Weddings are joy-filled and expectant events. We look forward to the couple’s new life and the starting of a new family. In biblical times, the bridegroom was ending his adolescence and taking on the responsibility of starting a family line. Continuing the family name was of utmost importance. Because of this, the bridegroom  portrayed as a victor (Ps 19:5). He had won the bride through the payment of a bride-price and had earned a position of importance in the community.



Song of Solomon (often called Song of Songs) offers a beautiful picture of wedded bliss. The bride and bridegroom share a mutual love for one another. Their love is fresh and untainted by unfaithfulness or the trials of life. Song of Solomon is a portrait of a real marriage, but it is also an image for the relationship between God and his people. God is the bridegroom, and Israel is the beautiful bride.

Of course, sin and rebellion ruin that ideal marriage. The book of Hosea describes a marriage that is metaphor for the relationship between God and Israel as it turned out to be. God is represented by Gomer, the harlot and priestess in a pagan cult. The bride has been unfaithful to the bridegroom in the most heinous ways, yet the bridegroom pursues her and woos her back, time and again. God is the pursuing bridegroom of his way-ward people.

The image of God’s people as a bride for Christ is fleshed out in the New Testament with Paul’s instructions on marriage in Ephesians 5:22-33. After commanding the wife to submit to her husband’s leadership and the husband to love sacrificially, Paul says, “This is a great mystery. (I’m talking about Christ’s relationship to the church)” (v 32). Marriage should reflect the relationship between Christ and the church today, just as it was intended to reflect the relationship between God and his people in Old Testament. The loving, sacrificial bridegroom who takes the appropriate leadership in the marriage relationship reflects God’s care for the church.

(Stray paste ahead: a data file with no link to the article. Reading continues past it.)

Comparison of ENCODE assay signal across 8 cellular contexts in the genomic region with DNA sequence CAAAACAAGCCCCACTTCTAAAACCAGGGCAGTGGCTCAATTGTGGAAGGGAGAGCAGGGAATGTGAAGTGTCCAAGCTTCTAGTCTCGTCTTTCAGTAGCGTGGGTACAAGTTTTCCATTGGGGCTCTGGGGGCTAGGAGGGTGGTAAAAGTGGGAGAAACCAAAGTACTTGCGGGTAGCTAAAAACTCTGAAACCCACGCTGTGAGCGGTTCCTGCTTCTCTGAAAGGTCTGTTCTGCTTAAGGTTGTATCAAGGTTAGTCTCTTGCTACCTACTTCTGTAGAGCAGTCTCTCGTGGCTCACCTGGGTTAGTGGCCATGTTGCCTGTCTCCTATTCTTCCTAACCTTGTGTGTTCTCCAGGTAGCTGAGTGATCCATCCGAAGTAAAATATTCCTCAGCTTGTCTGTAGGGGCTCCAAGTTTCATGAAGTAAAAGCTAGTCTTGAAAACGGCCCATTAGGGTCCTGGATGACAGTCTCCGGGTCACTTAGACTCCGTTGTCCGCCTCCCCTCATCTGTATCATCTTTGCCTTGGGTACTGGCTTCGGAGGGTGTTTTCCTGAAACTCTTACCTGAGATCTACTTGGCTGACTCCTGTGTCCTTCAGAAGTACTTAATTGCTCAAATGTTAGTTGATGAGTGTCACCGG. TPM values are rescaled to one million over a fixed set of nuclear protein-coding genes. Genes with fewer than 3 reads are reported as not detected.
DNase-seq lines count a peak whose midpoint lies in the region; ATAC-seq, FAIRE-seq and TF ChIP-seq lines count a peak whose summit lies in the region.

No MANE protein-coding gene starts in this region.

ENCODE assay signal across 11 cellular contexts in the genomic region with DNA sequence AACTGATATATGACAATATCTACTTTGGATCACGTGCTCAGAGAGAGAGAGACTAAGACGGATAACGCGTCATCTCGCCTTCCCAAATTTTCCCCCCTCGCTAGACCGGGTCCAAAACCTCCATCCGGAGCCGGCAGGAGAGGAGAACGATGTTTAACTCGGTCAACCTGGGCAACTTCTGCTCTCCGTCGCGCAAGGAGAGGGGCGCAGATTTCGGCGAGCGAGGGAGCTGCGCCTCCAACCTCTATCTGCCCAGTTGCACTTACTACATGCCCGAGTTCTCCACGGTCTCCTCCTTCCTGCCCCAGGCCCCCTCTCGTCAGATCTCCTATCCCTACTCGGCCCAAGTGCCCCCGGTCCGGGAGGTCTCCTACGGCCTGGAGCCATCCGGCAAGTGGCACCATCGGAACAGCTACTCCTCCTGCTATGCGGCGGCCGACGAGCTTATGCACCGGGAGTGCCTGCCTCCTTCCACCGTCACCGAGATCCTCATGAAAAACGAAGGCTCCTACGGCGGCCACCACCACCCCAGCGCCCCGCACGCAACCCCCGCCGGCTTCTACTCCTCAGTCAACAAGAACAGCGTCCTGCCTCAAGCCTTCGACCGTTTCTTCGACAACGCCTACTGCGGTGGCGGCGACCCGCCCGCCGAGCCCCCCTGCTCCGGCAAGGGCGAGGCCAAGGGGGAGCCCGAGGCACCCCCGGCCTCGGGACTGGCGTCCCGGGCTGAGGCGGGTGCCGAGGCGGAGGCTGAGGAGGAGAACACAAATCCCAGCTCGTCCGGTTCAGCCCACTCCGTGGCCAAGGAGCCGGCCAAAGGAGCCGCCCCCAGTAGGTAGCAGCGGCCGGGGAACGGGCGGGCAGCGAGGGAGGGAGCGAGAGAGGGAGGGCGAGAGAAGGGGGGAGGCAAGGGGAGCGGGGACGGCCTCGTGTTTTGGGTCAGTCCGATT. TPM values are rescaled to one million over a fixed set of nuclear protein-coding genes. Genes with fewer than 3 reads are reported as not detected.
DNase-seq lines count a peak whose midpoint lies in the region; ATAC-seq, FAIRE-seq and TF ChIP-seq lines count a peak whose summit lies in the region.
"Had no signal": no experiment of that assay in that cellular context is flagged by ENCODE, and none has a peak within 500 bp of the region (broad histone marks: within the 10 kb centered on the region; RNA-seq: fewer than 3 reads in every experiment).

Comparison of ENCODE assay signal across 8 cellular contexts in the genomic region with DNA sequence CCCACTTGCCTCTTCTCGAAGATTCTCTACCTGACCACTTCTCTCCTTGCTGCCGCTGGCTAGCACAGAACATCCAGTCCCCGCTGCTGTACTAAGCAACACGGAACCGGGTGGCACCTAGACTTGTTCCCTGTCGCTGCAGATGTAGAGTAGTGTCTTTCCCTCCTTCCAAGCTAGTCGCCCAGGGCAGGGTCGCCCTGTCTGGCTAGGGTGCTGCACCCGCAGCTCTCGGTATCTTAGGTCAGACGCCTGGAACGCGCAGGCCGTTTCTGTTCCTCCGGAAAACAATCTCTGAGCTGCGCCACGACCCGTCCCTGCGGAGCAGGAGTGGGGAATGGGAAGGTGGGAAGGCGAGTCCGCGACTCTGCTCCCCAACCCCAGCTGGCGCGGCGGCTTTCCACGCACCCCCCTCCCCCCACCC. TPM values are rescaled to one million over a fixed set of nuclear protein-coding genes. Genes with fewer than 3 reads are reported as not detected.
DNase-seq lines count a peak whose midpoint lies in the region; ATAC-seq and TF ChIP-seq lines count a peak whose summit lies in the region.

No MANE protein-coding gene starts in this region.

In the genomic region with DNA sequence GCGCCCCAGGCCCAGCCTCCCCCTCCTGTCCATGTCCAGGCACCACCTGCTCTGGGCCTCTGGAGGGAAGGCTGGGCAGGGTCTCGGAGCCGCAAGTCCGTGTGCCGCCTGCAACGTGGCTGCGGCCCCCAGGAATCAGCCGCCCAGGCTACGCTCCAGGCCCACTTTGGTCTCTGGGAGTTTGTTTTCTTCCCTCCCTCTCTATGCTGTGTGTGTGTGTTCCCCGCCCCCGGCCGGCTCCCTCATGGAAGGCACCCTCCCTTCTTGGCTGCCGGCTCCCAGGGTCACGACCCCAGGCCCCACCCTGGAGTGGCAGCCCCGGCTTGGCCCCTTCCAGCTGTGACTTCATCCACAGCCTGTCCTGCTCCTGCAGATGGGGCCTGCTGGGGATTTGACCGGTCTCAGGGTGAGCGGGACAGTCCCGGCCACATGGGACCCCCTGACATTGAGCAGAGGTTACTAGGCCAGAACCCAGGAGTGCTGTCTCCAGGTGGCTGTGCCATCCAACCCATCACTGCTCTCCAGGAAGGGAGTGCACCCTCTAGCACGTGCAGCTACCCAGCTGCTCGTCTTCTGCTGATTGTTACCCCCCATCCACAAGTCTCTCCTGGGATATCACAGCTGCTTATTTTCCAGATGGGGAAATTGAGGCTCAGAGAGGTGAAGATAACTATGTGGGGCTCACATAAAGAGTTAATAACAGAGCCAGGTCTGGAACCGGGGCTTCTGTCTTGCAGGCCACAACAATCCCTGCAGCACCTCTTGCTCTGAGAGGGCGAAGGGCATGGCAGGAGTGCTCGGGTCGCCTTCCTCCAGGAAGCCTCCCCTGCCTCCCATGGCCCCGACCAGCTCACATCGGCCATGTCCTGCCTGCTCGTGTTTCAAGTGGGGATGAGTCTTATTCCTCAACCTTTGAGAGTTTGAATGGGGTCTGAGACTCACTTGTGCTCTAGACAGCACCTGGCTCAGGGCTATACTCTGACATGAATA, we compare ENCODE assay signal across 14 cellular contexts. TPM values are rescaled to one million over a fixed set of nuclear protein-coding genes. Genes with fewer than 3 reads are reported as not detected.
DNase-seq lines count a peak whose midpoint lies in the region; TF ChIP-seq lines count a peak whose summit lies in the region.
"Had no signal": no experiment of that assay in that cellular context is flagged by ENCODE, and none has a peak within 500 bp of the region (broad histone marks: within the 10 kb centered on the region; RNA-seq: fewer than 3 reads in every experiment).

Weddings are joy-filled celebrations of love and commitment, but the ultimate marriage is of Christ to the Church 



One of the most memorable uses of the imagery of a wedding is in Jesus’s parable about the ten foolish virgins (Matt 25). These virgins were to be part of the weeding night festivities, proceeding with lamps to the bride and groom’s bedchamber. But they failed to prepare properly and so were excluded from the wedding feast. Jesus is reminding us that the is the diligent bridegroom making preparations for us (Matt 9:15; John 3:29); and while we wait, we must remain alert and ready for his return (John 14:1-3).

The imagery of Christ as our bridegroom reaches a climax in Revelation. The whoring wife of Hosea has been redeemed and is now the resplendent, pure bride of Christ. “Let us rejoice, be happy, and give him glory because it’s time for the marriage of the lamb. His bride has made herself ready” (19:7). The final four chapters of Revelation flesh this out as invitations are sent out of the marriage supper, the triumphant wedding host prepares the path and conquers his enemies, the new home is prepared and lit, the guest arrive and those whose names are written in the Lamb’s Book of Life are admitted, and the guest are refreshed with the water of life and twelve kinds of fruit. The final invitation is offered in 22:17; “The Spirit and the bride say, ‘Come!’ Let those who hear this say,’ ‘Come!’ Let those who are thirsty come! Let those who want the water of life take it as a gift.” The Bible’s final picture of Christ is a bridegroom. What image could be more fitting and appealing for his final invitations to us than that of a bridegroom He is the loving victor holding out the glorious invitation to cherish and care for us eternally.



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